The reusable, eco-friendly Duvel beer crates that are in circulation are all made of recycled polyethylene, with no additional harmful heavy metals. Duvel Moortgat was the first brewery to develop such a crate, which also accomomodates all kinds of packaging. This allows us to fit various packs into a single kind of crate, which saves on sorting and transportation costs.
Empty bottles returned to the brewery are thoroughly cleaned and inspected for damage.
After cleaning and rinsing, each bottle is inspected by the strict electronic eye of the Empty bottle inspector (EBi). This takes ten photos of each bottle from different angles and checks whether it may be refilled. When bottles no longer satisfy the quality standards, due to damage for example, they are collected and recycled.
LESS PACKAGING WASTE
In joining Fost Plus and Val-I-Pac, Duvel Moortgat is committed to avoiding packaging waste, using environmentally friendly packaging and the maximum recycling of packaging waste. Every year we aim to continue reducing non-recyclable residual waste, currently just 2.2% of the total flow, to reach under 1% of the total in 2020.
COMPACT LIGHTWEIGHT BARRELS FOR EXPORT.
Beer that is sold to distant destinations is increasingly being filled into recyclable 20 liter barrels (Key kegs). These barrels are subjected to intensive tests and are a valuable alter- native to reusable stainless steel barrels, which we use for more local destinations. Our recyclable barrels are made of 50% recycled PET and are recycled at their destination after use, which means that no transport is required to return the empty barrels. The barrels are also more compact and lighter than comparable reusable stainless steel barrels. This increases the loading capacity per shipment by up to 25%. All of these elements make it better for the environment to use these barrels when selling to remote markets.
Paper, from stickers that are soaked off in our rinsing machines is gathered up together with all kinds of cardboard packaging and sent for recycling. We encourage our suppliers to use as much recyclable packaging as they can, which we either return or sort for reuse.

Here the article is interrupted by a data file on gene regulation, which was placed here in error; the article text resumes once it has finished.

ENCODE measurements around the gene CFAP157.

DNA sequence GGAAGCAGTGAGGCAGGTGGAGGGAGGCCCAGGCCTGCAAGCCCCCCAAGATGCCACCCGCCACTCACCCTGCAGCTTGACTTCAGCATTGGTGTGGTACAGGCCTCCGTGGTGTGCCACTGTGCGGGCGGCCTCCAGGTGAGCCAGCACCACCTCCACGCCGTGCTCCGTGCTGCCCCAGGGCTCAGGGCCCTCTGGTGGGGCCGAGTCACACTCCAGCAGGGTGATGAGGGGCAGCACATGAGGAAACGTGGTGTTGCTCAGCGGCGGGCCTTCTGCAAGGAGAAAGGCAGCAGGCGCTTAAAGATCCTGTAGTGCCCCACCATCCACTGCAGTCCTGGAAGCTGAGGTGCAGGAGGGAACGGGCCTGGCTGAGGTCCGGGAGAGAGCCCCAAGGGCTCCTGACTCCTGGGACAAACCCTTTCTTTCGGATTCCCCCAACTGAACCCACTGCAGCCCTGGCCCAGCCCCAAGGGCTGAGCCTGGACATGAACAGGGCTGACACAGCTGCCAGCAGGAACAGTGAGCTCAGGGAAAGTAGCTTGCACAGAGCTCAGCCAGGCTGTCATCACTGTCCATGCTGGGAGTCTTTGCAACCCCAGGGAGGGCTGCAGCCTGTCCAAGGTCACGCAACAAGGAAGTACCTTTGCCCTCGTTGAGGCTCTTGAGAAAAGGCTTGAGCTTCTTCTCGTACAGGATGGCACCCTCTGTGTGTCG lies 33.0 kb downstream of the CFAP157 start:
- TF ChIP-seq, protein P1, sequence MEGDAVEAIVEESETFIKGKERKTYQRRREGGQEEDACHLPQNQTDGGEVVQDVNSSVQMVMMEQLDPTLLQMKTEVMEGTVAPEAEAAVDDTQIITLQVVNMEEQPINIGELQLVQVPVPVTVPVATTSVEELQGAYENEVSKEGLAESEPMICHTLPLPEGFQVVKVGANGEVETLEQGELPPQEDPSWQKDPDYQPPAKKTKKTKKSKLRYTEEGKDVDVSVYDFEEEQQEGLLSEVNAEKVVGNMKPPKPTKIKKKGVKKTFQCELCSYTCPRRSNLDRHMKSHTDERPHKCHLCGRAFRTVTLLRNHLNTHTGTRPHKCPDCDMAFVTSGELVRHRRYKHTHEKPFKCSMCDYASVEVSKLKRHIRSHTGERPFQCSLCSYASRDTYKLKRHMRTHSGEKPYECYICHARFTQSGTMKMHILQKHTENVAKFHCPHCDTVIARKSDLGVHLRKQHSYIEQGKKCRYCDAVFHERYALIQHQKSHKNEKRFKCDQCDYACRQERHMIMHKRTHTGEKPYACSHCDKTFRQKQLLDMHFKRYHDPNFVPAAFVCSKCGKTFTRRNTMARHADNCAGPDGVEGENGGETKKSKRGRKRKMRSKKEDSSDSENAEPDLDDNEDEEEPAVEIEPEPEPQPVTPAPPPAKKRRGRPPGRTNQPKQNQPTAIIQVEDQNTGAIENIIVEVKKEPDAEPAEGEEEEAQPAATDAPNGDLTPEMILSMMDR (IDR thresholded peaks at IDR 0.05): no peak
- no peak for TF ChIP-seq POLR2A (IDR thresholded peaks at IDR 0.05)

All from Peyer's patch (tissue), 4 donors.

The worldwide demand for drinking water was doubled over the last fifty years. This demand is anticipated to grow a further 40% in the next fifteen years. We must use water in a sustainable way in order to protect our natural water supply.
The water used for brewing is mainly water from our natural underground sources located 60 meters below the brewery.
In the small stream which carries our purified water into the river Rupel there are plenty of healthy frogs and all kinds of fish.
EVERY WEEK THREE OLYMPIC SWIMMING POOLS
30% LESS water consumption
Brewing requires water. Not only for the beer itself but also to rinse and clean pipes, tanks, filter and filling installations. We also give reusable bottles and barrels a thorough clean, as well as beer crates and the production areas. This meant that an average of 6.2 liters of water was required for every liter of beer brewed in 2017. This figure is already 21% less than was required in 2013 (benchmark year). By 2020 we wish to continue reducing our water consumption to 5.5 liters per liter of beer (-30%). Measures to reduce the consumption include the following :
- Optimization of cleaning processes
- Better recovery of rinsing water
- Investment in more economical installations
- Use of dry condensers, etc.
EVERY DROP COUNTS
Over the last few years much has been invested in additional measuring equipment, to carefully monitor all flows of water. At weekly meetings these trends are discussed in detail and improvements are made.
As pure as a Duvel, in the air
Global warming from carbon dioxide is a worldwide problem for the environment. It is essential for our own and our children's future that CO2 emissions from people and industry are reduced quickly and significantly. The commitment at the Climate Agreement in Paris was to keep the average temperature increase below 2°C.
Trees are extremely helpful in removing CO2 from the air and therefore in cooling. Duvel Moortgat is actively involved in reforestation projects, in Belgium and other parts of the world (Zambia, Africa). In 2018 we donated €100,000 to WeForest and Bos+ who, as expert organizations, are helping to plant trees in the right places.